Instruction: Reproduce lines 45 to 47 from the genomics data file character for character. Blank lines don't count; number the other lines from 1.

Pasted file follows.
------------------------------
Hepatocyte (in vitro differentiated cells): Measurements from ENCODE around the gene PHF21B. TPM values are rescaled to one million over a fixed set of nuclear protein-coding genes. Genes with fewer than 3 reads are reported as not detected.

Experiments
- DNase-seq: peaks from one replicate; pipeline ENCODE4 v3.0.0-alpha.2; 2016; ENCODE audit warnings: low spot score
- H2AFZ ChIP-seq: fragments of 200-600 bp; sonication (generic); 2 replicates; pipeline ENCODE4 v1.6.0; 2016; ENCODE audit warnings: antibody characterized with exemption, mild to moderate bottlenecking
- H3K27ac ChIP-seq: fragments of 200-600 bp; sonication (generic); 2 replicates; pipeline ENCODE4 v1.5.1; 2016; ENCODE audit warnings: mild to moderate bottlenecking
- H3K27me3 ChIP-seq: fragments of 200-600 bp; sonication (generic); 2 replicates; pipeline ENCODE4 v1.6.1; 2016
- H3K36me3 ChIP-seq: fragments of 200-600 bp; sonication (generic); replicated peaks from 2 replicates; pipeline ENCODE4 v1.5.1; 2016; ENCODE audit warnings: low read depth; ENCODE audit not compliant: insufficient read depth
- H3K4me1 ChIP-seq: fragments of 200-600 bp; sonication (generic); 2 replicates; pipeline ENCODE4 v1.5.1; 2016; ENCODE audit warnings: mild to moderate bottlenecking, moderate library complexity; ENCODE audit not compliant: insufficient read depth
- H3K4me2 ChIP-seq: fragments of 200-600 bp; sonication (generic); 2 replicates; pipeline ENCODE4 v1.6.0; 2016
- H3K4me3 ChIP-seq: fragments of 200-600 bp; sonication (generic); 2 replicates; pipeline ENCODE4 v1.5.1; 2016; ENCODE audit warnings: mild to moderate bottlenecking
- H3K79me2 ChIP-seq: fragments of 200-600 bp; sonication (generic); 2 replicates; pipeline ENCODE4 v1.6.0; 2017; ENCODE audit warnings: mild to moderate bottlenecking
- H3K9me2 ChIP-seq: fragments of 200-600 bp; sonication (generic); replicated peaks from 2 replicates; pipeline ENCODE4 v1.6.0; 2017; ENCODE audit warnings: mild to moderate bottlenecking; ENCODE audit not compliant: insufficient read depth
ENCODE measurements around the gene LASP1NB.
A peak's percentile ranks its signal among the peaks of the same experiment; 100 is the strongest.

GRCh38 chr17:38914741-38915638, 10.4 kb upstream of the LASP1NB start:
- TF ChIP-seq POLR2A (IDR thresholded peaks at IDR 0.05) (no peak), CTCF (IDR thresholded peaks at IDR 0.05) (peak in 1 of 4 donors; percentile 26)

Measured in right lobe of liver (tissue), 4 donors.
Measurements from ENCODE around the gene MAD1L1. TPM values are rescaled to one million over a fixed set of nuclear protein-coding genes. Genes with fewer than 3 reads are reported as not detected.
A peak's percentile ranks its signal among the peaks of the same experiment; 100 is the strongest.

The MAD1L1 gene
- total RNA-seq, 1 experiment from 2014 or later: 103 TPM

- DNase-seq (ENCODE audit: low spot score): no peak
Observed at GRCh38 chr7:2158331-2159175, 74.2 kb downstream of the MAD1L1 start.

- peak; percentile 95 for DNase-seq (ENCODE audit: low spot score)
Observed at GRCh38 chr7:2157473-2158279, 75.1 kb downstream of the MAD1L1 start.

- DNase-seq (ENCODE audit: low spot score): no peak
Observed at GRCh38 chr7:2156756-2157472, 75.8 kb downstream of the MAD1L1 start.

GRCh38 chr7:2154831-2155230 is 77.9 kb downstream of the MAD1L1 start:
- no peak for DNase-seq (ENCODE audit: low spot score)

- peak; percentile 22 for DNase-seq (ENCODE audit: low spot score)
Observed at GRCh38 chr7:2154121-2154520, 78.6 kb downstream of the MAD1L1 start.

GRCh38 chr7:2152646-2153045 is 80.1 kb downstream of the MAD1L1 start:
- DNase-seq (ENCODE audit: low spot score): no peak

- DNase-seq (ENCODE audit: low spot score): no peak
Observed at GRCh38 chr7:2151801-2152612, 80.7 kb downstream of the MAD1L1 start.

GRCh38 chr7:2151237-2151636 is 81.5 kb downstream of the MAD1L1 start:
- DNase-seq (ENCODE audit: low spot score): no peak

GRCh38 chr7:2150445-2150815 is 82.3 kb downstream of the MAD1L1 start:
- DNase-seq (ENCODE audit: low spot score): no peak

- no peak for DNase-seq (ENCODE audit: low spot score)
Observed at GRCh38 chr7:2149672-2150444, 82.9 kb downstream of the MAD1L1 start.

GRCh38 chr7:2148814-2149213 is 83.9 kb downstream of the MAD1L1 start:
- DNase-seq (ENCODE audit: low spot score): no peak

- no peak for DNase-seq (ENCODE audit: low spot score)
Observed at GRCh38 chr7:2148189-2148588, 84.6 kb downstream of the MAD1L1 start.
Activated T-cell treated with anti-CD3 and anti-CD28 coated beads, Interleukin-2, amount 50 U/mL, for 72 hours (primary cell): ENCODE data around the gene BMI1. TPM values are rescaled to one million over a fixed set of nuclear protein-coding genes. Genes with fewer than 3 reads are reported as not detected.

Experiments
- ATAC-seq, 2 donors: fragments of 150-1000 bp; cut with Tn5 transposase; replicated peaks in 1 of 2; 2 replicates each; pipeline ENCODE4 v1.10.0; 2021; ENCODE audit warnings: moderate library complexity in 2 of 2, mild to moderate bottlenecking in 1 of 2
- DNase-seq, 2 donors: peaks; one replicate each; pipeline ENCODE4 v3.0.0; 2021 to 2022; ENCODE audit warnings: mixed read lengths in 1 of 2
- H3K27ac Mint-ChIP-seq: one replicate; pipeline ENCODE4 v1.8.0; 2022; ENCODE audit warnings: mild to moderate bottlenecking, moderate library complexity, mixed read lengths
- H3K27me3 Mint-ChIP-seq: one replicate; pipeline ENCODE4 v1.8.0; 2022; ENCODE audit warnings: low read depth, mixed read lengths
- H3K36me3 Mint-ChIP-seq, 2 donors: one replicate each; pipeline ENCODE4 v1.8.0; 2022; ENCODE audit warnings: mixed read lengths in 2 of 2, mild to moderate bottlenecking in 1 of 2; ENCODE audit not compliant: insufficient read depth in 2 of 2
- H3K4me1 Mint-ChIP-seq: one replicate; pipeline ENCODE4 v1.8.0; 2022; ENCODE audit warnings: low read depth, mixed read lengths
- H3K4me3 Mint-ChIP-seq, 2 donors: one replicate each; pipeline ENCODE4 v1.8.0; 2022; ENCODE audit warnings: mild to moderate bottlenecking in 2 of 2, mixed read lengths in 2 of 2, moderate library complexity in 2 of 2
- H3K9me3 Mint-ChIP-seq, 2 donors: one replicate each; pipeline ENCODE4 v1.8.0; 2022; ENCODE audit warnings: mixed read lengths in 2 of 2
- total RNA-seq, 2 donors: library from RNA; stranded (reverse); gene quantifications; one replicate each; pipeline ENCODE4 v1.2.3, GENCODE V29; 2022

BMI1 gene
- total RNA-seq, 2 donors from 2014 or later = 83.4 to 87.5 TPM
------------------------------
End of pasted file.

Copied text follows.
Observed at GRCh38 chr7:2148189-2148588, 84.6 kb downstream of the MAD1L1 start.
Activated T-cell treated with anti-CD3 and anti-CD28 coated beads, Interleukin-2, amount 50 U/mL, for 72 hours (primary cell): ENCODE data around the gene BMI1. TPM values are rescaled to one million over a fixed set of nuclear protein-coding genes. Genes with fewer than 3 reads are reported as not detected.

Experiments